(18) TWIN PLANETS. After President Trump shared his amazing understanding of the structure of the Solar System —

 — Camestros Felapton ran wild making animated graphics:

(19) FAN ART COMMANDS BIG TICKET PRICE. The owner is asking C$4,189.49 on eBay for Vaughn Bodé’s original drawing published as the cover of Ontario Science Fiction Club #2 in June 1968 – which makes it one of the items that appeared in the eligibility year before Bodé won the Best Fan Artist Hugo in 1969.

(20) A ROOM WITH A VIEW. They’ll leave the light on: “Nasa to open International Space Station to tourists”.

Nasa is to allow tourists to visit the International Space Station from 2020, priced at $35,000 (£27,500) per night.

The US space agency said it would open the orbiting station to tourism and other business ventures.

There will be up to two short private astronaut missions per year, said Robyn Gatens, the deputy director of the ISS.

Nasa said that private astronauts would be permitted to travel to the ISS for up to 30 days, travelling on US spacecraft.

…The new commercial opportunities announced on Friday are part of a trajectory towards full privatisation of the ISS. US President Donald Trump published a budget last year which called for the station to be defunded by the government by 2025.

(21) FIRST BUCK ROGERS FILM. This Buck Rogers film short was made for the 1934 Chicago World’s Fair by the owner of the comic strip.

[Thanks to Carl Slaughter, Andrew Porter, rcade, Cat Eldridge, Chip Hitchcock, JJ, John King Tarpinian, Martin Morse Wooster, and Mike Kennedy for some of these stories. Title credit belongs to File 770 contributing editor of the day Kaboobie, who’s may be wondering why I used this on a Friday.]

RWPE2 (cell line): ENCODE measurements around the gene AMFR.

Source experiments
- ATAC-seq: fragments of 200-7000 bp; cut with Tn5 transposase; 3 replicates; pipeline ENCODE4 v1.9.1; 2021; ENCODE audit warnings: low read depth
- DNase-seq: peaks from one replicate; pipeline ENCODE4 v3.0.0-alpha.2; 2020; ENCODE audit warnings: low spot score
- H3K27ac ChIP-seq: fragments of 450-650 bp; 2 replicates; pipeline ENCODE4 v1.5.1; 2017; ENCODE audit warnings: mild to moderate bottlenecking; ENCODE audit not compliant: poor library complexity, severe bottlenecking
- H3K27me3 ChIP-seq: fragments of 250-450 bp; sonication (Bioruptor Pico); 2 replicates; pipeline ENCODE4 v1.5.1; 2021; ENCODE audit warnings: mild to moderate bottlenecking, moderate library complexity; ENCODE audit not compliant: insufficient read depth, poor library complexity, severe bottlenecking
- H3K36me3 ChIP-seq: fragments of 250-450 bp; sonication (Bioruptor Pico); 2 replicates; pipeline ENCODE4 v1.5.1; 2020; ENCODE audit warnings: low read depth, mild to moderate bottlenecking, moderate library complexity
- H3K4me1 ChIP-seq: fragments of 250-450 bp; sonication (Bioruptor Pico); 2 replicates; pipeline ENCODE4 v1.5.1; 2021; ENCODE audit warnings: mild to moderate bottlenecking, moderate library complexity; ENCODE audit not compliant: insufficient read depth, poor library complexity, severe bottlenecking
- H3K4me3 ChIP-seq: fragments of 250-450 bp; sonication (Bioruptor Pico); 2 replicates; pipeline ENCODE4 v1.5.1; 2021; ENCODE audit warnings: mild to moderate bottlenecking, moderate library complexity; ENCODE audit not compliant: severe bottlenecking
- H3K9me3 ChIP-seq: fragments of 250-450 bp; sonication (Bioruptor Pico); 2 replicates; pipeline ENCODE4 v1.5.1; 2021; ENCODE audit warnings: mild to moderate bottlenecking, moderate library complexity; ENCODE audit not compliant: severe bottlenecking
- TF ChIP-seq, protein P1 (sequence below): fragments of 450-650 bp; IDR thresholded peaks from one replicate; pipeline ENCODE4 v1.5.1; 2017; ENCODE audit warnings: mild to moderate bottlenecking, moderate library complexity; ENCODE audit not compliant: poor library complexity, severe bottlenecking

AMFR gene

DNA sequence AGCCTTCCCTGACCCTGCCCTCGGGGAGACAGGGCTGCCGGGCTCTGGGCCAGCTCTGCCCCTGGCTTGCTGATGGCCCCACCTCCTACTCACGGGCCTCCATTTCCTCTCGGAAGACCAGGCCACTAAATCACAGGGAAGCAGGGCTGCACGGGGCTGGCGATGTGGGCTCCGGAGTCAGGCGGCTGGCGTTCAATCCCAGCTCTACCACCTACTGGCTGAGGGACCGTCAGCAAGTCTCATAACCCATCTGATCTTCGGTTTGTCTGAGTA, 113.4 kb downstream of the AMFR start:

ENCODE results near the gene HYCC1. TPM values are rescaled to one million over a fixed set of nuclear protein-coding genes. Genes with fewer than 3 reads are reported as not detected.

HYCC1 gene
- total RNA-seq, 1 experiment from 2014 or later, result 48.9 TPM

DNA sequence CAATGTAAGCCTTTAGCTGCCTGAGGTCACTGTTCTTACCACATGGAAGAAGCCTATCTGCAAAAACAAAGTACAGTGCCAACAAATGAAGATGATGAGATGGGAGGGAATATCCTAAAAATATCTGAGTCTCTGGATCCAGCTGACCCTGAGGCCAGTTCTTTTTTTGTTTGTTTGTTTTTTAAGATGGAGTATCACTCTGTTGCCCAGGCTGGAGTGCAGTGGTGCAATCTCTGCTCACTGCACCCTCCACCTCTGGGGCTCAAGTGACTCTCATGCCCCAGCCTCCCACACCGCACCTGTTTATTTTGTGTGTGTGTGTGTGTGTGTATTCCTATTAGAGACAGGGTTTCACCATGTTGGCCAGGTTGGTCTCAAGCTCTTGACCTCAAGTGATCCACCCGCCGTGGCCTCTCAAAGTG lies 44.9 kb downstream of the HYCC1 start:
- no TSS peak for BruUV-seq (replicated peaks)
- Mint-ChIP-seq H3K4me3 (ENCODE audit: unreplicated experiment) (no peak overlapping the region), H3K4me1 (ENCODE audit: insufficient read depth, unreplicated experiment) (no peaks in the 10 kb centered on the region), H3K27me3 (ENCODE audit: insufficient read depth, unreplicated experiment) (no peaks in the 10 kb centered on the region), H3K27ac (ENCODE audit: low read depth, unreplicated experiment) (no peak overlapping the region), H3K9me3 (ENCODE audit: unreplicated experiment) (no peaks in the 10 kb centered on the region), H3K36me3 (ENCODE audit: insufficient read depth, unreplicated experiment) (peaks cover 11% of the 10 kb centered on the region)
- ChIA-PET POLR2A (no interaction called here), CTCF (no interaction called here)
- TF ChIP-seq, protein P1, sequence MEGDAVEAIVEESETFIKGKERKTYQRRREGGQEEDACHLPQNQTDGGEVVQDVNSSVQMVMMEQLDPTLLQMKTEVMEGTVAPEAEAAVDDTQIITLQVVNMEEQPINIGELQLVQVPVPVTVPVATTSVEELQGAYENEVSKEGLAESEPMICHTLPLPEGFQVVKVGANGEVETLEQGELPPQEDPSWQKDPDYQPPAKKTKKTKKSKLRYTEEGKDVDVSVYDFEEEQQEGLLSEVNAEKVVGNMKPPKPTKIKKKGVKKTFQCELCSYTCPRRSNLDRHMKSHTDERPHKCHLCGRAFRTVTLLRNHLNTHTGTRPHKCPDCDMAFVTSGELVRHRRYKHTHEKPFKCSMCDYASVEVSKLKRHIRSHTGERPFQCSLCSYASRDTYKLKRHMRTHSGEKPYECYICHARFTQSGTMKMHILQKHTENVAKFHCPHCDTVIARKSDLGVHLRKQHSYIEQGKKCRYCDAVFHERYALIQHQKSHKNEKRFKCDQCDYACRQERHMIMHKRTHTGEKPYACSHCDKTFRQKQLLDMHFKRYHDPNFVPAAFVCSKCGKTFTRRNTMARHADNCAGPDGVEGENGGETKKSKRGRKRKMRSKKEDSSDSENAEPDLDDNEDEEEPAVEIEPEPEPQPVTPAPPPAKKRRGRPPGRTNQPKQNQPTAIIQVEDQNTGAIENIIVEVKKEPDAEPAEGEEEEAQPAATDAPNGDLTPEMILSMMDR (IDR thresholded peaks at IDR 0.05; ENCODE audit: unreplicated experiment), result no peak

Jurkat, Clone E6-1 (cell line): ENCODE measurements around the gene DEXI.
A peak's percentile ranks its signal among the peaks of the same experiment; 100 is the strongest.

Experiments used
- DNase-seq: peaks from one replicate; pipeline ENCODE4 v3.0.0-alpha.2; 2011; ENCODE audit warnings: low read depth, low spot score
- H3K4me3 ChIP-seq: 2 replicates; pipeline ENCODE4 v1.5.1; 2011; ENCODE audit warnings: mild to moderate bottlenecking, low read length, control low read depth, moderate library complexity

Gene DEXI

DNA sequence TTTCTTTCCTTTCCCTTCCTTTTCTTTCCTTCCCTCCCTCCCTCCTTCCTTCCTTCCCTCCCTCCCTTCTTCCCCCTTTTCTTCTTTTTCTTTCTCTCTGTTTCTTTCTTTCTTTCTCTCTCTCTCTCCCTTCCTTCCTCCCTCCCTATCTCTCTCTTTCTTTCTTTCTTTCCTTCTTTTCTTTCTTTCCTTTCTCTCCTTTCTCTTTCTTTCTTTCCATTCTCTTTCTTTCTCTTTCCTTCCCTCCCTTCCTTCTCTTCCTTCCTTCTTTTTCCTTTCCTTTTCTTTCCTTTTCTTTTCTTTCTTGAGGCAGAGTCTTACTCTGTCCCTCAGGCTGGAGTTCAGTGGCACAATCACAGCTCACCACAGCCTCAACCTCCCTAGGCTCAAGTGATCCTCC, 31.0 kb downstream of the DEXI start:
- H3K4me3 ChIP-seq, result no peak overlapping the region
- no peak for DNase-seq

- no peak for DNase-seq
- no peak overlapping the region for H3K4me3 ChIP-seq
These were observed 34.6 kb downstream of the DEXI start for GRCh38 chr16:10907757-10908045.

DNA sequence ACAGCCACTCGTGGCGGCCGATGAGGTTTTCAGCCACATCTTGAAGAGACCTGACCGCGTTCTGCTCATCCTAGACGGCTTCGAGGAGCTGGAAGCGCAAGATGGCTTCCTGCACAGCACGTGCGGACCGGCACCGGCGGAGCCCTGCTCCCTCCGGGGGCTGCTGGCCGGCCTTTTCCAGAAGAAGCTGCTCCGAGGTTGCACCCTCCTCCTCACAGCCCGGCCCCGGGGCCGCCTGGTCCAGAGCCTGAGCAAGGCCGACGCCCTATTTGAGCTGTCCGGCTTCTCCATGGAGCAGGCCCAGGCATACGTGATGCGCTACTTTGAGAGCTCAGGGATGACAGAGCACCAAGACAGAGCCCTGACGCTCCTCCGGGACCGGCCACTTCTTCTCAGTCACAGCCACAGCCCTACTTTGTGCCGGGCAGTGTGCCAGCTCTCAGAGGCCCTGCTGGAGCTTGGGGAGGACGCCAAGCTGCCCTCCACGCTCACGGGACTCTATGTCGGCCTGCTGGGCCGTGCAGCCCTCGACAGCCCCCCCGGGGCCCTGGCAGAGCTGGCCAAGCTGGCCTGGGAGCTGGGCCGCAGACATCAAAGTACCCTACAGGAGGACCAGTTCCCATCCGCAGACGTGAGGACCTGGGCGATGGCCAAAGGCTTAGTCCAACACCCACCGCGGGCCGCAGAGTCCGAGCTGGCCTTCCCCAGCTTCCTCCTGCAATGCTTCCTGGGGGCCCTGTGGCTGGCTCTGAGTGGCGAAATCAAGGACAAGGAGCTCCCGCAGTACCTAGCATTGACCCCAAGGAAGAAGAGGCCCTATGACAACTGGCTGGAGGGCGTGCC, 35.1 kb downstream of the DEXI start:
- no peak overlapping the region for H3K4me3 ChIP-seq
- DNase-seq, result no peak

Pixel Scroll 5/22/16 Pixelpotamus vs. Scrolloceros

(1) PRECISION. In “Save the Allegory!” on Slate, Laura Miller calls on writers to actually define “allegory” correctly.  She quotes from C. S. Lewis’ The Allegory of Love at length and makes lots of superhero references.

What people usually mean when they call something an allegory today is that the fictional work in question can function as a metaphor for some real-world situation or event. This is a common arts journalist’s device: finding a political parallel to whatever you happen to be reviewing is a handy way to make it appear worth writing about in the first place. Calling that parallel an allegory serves to make the comparison more forceful. Fusion says that Batman v Superman is a “none-too-subtle allegory for the fight between Republican presidential hopefuls Donald Trump and Ted Cruz.” (It is not.) The Hollywood Reporter calls Zootopia an “accidental anti-Trump allegory”—this despite the fact that there is no literary form less accidental than allegory. The meaning of the word has drifted so far that even works that aren’t especially metaphorical get labeled as allegory: A film about artistic repression in Iran is a “clunky allegory” for … artistic repression in Iran.

Allegory or metaphor: The distinction might seem obscure and academic to many readers. Shouldn’t allegory be grateful to get any attention at all? Isn’t it just an archaic literary mode that nobody uses anymore? Yes and no. About the only people creating true allegories today are political cartoonists. But a culture never entirely discards its roots, and allegory, which first appeared in the waning years of the Roman Empire, is one of the foundations of Western literature. Maybe if we understood it better, we’d realize how much we owe to it.

(2) NEXT AT SFWA. While detailing her writing and travel plans for the summer, Cat Rambo also previews SFWA’s upcoming activities in “Catching My Breath and What’s Coming Up”. In her second year as the organization’s president, she will be putting some needed infrastructure in place.